ASRock X79 Extreme11 In The Box

For the price tag, we expect a lot of extras in the box for what is ASRock’s high end model.  Previously we have seen additional Front USB panels and/or WiFi connectors available in ASRock’s packages.  With the X79 Extreme11, we get the following:

Rear IO Panel
Driver DVD
Six SATA cables
Two SATA to Molex Connectors
Two Short SLI Fingers
One Long SLI Finger
One Rigid 3-Way SLI Finger
Front USB 3.0 Panel


Personally, with the inclusion of the PLX and the LSI chips, I would have expected either a full compliment of SATA cables or a four-way SLI connector.  There would have also been scope to increase the Front USB panels to either two, or a larger 5 1/4" bay with four ports and two connectors (depending on if workstation type cases came with USB 3.0).  With boards like this, it might be worthwhile motherboard companies allying with a case manufacturer as a suggested build scenario.

Voltage Readings

After my first publication of OCCT voltage readings, a few readers responded with a more in-depth reasoning behind some of the results we were seeing.  With this in mind, I would like to re-describe what we are doing with this test, and how it comes about.

Much of what an enthusiast overclocker does is monitor CPU temperature and voltage.  Whatever settings a user places in the BIOS or OS is at the mercy of the motherboard - in terms of actually setting the values and reporting the values back.   As an enthusiast, we have to rely on what readings we get back, and hope that motherboard manufacturers are being honest with their readings.

Take CPU voltage.  What we as a user see in CPU-Z or OCCT is a time-averaged value that hides voltage ripple (if any) for power delivery.  It is very easy for a motherboard manufacturer to hide this value, or to disregard slight deviations and report a constant value to the user.  The CPU voltage reading can be taken at a variety of places on the power plane, which can vary between motherboards and manufacturers, meaning that each reading is essentially not comparable with the other.  Nevertheless, as an enthusiast, we will constantly compare value A with value B. 

Whether or not I can achieve 4.7 GHz with 1.175 volts on a particular board is inconsequential - your motherboard may perhaps produce the same result with a reading at 1.200 volts.  The only way to test the actual value is with consistent methodology is via an oscilloscope connected to similar points on each board.  This may sound like taking an OCCT reading is therefore redundant.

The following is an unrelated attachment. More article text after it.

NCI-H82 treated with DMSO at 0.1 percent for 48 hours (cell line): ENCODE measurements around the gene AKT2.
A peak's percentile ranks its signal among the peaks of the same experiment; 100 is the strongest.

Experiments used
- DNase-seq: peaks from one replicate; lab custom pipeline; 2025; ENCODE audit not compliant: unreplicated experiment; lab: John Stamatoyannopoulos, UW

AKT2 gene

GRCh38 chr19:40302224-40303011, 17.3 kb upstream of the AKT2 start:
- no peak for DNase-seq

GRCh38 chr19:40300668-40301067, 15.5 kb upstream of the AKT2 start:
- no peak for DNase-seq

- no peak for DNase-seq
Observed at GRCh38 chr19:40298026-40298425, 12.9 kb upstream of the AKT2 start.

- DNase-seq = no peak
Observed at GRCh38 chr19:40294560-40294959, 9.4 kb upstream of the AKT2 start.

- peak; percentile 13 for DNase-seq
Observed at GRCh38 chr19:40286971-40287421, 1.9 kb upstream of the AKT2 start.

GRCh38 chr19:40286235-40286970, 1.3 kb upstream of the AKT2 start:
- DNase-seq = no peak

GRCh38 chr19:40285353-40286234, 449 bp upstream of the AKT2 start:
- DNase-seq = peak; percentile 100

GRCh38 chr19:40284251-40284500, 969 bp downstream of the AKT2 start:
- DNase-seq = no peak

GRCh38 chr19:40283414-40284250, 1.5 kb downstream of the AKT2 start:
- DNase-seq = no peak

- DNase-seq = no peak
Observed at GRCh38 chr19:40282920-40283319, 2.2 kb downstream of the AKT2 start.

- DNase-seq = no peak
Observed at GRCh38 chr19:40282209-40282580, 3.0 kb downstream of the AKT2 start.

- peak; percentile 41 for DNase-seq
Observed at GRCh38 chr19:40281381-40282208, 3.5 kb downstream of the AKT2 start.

However, motherboards have settings relating to load line calibration.  As load is applied to the CPU, the voltage across the processor decreases (VDroop).  Load Line calibration essentially attempts to control this level of droop, by increasing voltage when voltage drops are detected away from a fixed value.  Manufacturers have different ideas on how to modify LLC with respect to load, or whether the level of modification should be controlled by the user.  Some manufacturers offer the option at a variety of levels, such that overclockers can be sure of the applied setting (even if it increases peak voltage, as explained by AnandTech in 2007).

By doing a full load OCCT test, we are essentially determining both how aggressive the motherboard is reporting the CPU voltage under load and how aggressive load line calibration is performing (from the point of view of the user without an oscilloscope or DVM).  If someone has one of the motherboards we have tested and you have a different one, variations in load voltage should describe the offset you may require for overclock comparisons.